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Surveillance

ICO cautions against live facial recognition

960 640 Stuart O'Brien

The ICO has raised concerns about usage of live facial recognition technology (LFR) by the UK law enforcement community, with the current legal framework not fit for purpose.

In a blog post on the ICO website, Information Commissioner Elizabeth Denham stated that the “laws, codes and practices relating to LFR will not drive the ethical and legal approach that’s needed to truly manage the risk that this technology presents.”

The ICO has been investigating trials of LFR by the Metropolitan Police Service (MPS) and South Wales Police (SWP), which it says raise serious concerns about the use of a technology that relies on huge amounts of sensitive personal information.

That investigation has culminated in the ICO making its findings and recommendations public in its the first Commissioner’s Opinion, which makes clear that there are well-defined data protection rules which police forces need to follow before and during deployment of LFR.

“The Opinion recognises the high statutory threshold that must be met to justify the use of LFR, and demonstrate accountability, under the UK’s data protection law,” wrote Denham. “That threshold is appropriate considering the potential invasiveness of this technology. My Opinion also sets out the practical steps police forces must take to demonstrate legal compliance.”

Denham also points out that while public support for the police using facial recognition to catch criminals is high, it is less so when it comes to the private sector operating the technology in a quasi-law enforcement capacity.

“We are separately investigating this use of LFR in the private sector, including where LFR in used in partnership with law enforcement. We will be reporting on those findings in due course,” she added.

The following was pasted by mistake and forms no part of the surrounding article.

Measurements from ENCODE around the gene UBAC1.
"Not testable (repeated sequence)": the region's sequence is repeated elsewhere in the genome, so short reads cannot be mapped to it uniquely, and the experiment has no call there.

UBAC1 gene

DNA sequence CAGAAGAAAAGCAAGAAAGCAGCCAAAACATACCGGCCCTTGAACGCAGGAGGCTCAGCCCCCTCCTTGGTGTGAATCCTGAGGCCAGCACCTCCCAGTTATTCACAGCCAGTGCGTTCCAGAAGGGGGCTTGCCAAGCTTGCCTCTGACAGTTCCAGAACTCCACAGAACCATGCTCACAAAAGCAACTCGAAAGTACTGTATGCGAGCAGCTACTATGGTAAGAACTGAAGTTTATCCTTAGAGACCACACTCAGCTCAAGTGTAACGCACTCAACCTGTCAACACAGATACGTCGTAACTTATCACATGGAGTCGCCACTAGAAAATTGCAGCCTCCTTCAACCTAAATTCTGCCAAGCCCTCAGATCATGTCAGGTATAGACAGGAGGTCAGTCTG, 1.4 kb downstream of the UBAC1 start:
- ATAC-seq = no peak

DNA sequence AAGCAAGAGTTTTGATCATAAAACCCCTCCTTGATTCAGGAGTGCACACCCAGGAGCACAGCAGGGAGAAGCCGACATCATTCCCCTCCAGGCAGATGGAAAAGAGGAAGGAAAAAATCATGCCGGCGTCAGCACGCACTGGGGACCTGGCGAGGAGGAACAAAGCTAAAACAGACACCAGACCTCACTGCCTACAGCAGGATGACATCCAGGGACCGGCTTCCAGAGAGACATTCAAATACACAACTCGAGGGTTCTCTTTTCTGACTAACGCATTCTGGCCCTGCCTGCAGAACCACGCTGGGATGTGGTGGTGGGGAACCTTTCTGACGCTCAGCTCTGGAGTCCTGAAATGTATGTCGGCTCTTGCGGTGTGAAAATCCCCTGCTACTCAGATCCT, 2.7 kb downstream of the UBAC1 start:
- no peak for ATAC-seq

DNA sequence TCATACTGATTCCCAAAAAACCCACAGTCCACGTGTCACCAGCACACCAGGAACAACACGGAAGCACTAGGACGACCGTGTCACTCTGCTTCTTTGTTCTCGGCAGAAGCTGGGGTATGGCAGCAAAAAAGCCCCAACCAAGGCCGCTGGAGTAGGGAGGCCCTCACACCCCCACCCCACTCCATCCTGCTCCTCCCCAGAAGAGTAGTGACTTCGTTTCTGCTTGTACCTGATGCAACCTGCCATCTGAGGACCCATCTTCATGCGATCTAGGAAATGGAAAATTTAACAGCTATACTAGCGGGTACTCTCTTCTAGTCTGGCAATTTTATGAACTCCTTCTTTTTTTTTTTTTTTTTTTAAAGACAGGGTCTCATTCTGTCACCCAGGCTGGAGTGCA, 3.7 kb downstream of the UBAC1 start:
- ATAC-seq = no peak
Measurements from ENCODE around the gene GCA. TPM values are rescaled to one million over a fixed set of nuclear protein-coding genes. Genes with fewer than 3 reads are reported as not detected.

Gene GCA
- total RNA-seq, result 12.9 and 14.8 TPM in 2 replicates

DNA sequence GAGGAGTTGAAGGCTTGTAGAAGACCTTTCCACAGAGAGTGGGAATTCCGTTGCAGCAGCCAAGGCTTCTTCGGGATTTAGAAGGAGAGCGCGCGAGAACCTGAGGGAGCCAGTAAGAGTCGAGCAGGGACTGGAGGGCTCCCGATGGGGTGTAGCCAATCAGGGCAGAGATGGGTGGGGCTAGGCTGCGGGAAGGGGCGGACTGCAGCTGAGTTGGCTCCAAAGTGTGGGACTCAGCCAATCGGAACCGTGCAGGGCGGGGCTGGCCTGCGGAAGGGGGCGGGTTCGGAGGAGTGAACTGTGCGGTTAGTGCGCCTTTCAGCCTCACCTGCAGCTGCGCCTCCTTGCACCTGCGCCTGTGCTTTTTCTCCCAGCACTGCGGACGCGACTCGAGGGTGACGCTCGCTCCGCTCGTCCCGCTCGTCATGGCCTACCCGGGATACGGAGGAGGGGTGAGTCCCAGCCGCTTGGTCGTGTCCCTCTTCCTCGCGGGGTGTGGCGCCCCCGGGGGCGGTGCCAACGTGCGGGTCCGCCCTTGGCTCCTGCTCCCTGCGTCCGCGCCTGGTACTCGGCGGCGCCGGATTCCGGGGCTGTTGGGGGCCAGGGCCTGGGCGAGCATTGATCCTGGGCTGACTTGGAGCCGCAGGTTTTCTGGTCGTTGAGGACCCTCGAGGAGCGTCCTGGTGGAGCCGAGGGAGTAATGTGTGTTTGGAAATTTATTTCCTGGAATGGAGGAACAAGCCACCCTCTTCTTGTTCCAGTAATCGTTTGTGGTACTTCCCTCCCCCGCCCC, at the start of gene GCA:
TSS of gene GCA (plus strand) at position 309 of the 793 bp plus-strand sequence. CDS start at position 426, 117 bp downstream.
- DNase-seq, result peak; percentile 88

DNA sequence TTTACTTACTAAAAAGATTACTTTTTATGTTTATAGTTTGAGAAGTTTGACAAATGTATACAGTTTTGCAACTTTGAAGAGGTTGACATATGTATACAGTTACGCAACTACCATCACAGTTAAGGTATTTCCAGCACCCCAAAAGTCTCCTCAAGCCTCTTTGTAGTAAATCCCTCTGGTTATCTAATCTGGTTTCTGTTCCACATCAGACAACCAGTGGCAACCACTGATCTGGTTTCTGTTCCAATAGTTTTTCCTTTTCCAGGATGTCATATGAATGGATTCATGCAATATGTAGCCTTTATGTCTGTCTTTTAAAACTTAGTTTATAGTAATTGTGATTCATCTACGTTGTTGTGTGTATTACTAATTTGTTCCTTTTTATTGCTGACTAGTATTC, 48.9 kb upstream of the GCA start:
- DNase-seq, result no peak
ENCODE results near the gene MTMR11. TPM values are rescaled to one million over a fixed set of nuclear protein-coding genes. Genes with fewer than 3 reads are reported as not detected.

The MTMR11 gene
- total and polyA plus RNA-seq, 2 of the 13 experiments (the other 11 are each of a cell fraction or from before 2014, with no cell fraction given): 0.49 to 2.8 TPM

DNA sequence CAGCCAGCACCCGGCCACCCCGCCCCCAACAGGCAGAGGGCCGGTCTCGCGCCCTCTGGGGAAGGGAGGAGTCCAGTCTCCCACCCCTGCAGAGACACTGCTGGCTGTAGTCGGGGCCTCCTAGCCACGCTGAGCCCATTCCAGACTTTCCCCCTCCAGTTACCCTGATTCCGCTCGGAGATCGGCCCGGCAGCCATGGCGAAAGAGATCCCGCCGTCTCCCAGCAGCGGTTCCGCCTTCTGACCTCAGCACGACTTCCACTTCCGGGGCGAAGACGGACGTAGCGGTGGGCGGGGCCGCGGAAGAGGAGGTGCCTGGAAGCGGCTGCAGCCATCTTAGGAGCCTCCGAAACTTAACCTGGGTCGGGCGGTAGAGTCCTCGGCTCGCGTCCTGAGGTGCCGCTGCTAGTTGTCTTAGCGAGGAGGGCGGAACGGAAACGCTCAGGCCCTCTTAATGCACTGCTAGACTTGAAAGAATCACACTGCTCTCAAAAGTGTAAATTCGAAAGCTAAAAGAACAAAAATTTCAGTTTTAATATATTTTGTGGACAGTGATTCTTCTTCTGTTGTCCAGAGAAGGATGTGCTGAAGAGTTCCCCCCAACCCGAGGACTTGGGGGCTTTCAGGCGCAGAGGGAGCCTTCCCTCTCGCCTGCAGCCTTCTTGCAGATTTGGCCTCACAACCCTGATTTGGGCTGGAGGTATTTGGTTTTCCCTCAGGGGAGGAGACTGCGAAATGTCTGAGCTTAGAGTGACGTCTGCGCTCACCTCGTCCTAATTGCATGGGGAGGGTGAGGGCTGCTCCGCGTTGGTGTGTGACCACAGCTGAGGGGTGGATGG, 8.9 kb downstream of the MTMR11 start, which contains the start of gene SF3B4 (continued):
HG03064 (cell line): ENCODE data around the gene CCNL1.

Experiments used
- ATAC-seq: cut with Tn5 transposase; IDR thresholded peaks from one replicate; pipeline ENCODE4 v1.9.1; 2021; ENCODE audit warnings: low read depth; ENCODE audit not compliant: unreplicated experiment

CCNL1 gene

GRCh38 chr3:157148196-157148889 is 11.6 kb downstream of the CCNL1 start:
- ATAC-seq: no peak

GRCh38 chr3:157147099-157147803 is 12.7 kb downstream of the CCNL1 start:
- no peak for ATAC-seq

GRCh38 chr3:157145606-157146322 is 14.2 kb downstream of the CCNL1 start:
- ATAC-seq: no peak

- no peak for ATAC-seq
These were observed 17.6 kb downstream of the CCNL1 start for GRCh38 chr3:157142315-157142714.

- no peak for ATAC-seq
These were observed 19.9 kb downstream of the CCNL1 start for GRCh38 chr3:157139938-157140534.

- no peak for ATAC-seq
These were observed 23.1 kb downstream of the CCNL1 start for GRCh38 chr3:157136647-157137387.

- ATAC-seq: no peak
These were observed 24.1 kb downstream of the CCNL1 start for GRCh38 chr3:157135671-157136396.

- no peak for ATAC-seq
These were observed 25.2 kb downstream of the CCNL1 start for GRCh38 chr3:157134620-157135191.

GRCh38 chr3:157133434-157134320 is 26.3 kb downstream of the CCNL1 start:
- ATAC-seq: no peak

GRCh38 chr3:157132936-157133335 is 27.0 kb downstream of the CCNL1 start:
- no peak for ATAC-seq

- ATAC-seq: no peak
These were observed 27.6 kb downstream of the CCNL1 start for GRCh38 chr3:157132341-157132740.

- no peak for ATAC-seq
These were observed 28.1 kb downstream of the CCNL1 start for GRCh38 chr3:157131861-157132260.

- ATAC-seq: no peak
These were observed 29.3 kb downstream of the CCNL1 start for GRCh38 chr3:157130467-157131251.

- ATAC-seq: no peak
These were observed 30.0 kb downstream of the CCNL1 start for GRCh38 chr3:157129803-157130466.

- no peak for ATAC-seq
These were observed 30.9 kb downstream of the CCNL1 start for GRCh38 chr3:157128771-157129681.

Image by Oliver Peters from Pixabay

Global physical security demand to reach $153 billion by 2026

960 639 Stuart O'Brien

The global physical security market has been pegged at $78 billion in 2018, and is projected to reach $153 billion by 2026, equivalent to a CAGR of 11% between 2019 an d the end of the forecast period.

The study, conducted by Report Consultant, cites increasing demand for security measures against terrorist attacks and for controlling the business assets.

Secondary factors include increasing usage of IoT and the development of smart transportation systems to track the location of automobiles.

For the purposes of the research, Report Consultant describes physical security as measures designed to protect the property from any attacks and to cease unauthorised access – it’s clearly a broad term which includes CCTV surveillance, security guards, protective barriers, locks, access control protocols, security scanning, metal detection, etc, hence the large forecasted value.

Key global players highlighted in the report include Anixter International Inc. (U.S.), Cisco Systems, Inc. (U.S.), Tyco International PLC (Ireland), Bosch Security Systems, Inc. (Germany), ADT Corporation (U.S.), Genetec Inc. (Canada), Honeywell International, Inc. (U.S.), Pelco (U.S.), Stanley Security (U.S.) and Senstar Corporation (Canada).

Government pushes Secure by Default CCTV initiative

960 640 Stuart O'Brien

The Surveillance Camera Commissioner has launched Secure by Default – minimum requirements for manufacturers of surveillance camera systems and components.

The government says the move is driven by the need to ensure the UK’s resilience against cyber security vulnerability, as well as to provide the best possible assurance that cameras are manufactured to minimum cyber secure requirements.

It says the minimum requirements are an important step forward for manufacturers, installers and users alike. Manufacturers self-certify their products as secure by default.